Describes new mental health initiatives for children that were made possible by SB11, 86th Legislature, and the creation of the Texas Child Mental Health Care Consortium, including the Child Psychiatric Access Network [CPAN] and the Texas Child Health Access Through Telemedicine [TCHATT]. Quotes former Representative John Zerwas, M.D.
  • 20.05.28 / "Houston is not prepared for the oil bust." By Evan Mintz. Texas Monthly, May 2020, pp. 1-5.
    Discusses the negative effects the COVID-19 pandemic could have on the Houston economy. Points out Houston was already preparing for an economic downturn and continues to rely on the oil and gas industry.
  • 20.05.29 / "Texas health officials undercount COVID-19 cases by excluding some prisoners who tested positive." By Michael Barajas, Sophie Novack, and Lise Olsen. Texas Observer, May 7, 2020, pp. 1-9.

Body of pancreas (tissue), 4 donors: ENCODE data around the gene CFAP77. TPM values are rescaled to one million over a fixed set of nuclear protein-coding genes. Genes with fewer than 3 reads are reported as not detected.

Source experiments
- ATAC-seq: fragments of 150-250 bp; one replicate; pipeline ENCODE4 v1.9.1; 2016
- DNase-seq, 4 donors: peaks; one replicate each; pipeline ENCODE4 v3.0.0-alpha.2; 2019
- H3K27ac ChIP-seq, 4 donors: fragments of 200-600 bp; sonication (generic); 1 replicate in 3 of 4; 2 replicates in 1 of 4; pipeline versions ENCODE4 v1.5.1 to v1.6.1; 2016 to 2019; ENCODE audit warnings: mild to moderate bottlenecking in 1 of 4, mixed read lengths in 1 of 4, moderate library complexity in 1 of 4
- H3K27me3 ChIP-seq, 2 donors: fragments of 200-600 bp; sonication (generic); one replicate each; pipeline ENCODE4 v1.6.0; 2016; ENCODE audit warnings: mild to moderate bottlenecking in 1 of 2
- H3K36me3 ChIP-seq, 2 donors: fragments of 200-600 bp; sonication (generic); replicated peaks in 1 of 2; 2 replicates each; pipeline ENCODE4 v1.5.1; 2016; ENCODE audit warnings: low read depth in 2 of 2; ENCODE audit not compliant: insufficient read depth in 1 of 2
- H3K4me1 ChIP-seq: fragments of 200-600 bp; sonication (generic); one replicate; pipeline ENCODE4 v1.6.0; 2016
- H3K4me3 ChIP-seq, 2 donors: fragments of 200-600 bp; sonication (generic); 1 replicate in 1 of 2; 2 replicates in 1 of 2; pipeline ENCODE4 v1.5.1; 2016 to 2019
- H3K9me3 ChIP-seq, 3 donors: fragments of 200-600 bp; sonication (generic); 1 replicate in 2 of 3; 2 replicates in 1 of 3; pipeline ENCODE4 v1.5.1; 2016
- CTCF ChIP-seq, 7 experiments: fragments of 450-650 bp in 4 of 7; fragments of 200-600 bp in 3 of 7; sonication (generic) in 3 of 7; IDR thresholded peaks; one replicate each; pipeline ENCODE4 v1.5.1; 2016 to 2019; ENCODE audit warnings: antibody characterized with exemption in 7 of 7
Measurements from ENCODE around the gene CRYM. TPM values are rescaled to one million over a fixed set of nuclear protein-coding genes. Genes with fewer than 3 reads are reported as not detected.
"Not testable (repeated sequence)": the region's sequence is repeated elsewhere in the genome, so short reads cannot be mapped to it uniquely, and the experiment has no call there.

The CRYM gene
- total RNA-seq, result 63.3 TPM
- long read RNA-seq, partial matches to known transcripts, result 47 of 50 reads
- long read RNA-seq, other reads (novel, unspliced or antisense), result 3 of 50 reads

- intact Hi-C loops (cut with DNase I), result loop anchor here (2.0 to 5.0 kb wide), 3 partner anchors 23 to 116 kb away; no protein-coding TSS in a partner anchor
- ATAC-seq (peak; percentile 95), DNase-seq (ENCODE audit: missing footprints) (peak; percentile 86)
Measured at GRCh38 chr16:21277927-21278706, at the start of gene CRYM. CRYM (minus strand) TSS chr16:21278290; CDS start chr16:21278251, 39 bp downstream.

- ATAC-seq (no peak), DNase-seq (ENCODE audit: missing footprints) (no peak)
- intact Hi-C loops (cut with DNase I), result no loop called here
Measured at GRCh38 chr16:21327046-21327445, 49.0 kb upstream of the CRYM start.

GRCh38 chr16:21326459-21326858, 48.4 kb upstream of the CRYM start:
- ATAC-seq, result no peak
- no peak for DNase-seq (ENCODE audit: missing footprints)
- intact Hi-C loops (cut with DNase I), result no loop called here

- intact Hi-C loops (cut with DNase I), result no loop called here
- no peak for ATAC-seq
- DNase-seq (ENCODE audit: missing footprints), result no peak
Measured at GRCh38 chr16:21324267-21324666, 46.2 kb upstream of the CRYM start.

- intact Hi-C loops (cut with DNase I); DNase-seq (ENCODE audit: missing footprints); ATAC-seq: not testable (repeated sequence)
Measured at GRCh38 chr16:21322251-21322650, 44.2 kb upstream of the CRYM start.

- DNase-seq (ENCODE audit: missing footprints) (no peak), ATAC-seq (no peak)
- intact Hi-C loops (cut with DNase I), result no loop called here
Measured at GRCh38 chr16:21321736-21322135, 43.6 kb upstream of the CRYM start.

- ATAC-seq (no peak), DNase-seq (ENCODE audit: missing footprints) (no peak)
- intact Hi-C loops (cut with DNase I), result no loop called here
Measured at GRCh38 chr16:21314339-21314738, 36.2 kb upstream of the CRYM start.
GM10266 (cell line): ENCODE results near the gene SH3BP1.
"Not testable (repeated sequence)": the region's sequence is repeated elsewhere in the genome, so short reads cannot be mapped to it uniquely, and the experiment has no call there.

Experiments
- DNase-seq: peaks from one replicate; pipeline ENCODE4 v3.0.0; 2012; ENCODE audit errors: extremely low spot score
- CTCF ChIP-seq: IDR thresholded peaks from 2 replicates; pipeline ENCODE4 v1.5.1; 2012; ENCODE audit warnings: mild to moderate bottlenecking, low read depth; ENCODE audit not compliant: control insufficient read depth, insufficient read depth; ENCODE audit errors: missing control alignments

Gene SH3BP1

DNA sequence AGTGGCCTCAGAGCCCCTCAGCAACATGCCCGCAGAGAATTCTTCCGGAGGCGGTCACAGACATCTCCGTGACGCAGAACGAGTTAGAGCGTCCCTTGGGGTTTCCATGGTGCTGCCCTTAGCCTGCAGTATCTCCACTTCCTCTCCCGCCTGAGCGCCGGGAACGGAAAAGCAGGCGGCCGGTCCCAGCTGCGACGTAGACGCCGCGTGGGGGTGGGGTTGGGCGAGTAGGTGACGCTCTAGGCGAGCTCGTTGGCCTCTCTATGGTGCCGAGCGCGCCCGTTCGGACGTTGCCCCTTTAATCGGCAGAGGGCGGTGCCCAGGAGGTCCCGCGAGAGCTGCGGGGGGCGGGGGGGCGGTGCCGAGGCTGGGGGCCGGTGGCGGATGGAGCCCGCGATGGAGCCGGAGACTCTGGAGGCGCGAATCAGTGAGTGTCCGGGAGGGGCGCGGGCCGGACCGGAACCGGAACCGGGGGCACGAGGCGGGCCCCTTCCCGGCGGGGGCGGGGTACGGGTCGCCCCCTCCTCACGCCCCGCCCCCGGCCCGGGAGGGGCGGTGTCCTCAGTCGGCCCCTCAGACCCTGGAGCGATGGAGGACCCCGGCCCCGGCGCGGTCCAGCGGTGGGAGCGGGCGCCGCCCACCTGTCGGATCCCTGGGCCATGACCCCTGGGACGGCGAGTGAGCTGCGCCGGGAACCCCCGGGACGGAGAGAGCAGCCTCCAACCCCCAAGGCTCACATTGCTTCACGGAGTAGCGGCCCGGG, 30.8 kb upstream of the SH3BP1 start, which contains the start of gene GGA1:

Reports on Texas Department of State Health Services statistics related to COVID-19 cases in state prisons. Explores what the Texas Department of Criminal Justice is doing to prevent the spread of the coronavirus.

 

The Legislative Reference Library compiles this weekly annotated list of Current Articles of interest to the legislative community. Professional librarians review and select articles from more than 300 periodicals, including public policy journals, specialized industry periodicals, news magazines, and state agency publications. Members of the Texas legislative community may request articles using our online form.

Current Articles & Research Resources, May 7

In this weekly post, we feature helpful research tools and recent articles of interest to the legislative community.

  • Explore tax help resources related to COVID-19 pandemic relief. (Texas Comptroller of Public Accounts, April 27, 2020)